Spies Who Do Something
One of the first victories in the war on terrorism took place this week: intelligence agencies located and shut down two financial organizations that have funded the Al Qaeda terrorist network.
This victory represents a new era for US intelligence agencies:
1. Instead of mostly playing defense as they did during the cold war against the Soviets, the agencies must now take the offense by disrupting and destroying the enemy.
2. Old walls between domestic and foreign intelligence officials, and between intelligence in general and law enforcement, have broken down fast since Sept. 11.
Just as World War II created the OSS spy agency, and the cold war created the CIA, a new type of spying and covert action is needed. This new war has no boundaries and hits Americans in their homeland. The enemy, carrying a box cutter, can blend into a Saudi bazaar as well as he can into a United Airlines passenger seat.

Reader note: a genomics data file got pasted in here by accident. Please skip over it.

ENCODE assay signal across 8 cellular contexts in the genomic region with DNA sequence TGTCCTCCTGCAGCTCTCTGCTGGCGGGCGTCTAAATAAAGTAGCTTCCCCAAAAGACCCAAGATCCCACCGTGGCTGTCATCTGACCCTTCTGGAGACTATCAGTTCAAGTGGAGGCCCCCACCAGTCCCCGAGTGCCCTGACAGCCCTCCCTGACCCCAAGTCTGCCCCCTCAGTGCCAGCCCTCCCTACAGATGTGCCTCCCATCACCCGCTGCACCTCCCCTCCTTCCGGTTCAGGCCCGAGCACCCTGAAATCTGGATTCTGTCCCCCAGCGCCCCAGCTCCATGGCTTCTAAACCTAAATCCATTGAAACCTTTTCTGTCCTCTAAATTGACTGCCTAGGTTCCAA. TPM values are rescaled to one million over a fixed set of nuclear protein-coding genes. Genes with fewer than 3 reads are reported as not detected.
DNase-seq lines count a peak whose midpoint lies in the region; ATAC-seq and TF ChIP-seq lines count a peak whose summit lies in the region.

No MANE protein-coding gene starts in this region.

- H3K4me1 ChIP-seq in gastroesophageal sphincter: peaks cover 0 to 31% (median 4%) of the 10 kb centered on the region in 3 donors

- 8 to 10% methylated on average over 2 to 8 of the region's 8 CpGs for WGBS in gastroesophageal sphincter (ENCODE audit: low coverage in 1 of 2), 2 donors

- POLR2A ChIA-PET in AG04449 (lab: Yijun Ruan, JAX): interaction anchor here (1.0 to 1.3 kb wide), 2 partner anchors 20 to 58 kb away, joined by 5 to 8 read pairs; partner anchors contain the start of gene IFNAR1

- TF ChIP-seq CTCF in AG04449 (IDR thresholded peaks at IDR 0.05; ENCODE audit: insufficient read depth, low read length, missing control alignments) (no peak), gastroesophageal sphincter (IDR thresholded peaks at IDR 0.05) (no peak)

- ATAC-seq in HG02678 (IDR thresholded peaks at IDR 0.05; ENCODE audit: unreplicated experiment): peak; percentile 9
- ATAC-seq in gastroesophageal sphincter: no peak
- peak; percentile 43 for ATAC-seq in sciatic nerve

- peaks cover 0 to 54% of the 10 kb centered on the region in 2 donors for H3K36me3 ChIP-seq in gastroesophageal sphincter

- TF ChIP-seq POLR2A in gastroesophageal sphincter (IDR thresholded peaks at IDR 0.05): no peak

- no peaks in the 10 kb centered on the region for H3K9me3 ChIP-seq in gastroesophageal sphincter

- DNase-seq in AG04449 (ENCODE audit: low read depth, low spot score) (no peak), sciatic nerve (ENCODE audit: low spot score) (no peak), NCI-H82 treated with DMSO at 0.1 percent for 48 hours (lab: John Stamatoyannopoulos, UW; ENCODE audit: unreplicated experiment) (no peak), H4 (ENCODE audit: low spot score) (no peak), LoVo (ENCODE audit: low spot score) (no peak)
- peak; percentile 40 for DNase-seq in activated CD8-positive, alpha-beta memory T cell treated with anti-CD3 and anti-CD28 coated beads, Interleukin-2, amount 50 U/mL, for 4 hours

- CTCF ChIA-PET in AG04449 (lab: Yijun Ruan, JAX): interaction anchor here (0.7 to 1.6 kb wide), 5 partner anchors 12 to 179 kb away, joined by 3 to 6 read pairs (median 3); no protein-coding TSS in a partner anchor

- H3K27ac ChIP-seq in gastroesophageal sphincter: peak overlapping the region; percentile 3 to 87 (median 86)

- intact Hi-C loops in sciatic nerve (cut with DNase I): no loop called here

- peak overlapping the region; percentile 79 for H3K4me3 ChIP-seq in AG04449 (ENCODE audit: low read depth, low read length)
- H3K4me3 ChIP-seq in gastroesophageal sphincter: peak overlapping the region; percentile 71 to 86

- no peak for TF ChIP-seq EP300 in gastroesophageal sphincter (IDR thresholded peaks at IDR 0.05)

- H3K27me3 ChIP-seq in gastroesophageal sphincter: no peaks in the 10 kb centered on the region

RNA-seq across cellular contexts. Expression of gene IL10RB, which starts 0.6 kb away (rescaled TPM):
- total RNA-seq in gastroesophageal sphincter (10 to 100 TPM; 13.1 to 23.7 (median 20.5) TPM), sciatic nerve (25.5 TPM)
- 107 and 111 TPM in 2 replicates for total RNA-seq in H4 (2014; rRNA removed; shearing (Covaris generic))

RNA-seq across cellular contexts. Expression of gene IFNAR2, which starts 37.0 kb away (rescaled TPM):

Of course, the time to fix a firetruck isn't when it's racing to a fire. US spying agencies are working full tilt right now. Still, two months after Sept. 11 and a month into the war, moves are afoot to reform the dozen or so separate intelligence agencies that have been accused of failing to anticipate - let alone stop - the plane hijackings.
A presidential commission is expected to recommend soon that three large intelligence-collection agencies under the Pentagon be transferred to the CIA. Such a step would help centralize much of the intelligence work and bring more accountability. And the new antiterrorism law just passed by Congress, known as the USA Patriot Act, shifts the FBI's primary mission from solving crimes to gathering domestic intelligence. And the Treasury Department will be creating its own financial intelligence-gathering system.
Such steps, if speedily done, can help safeguard Americans, while creating a new culture at US intelligence agencies that will be more effective.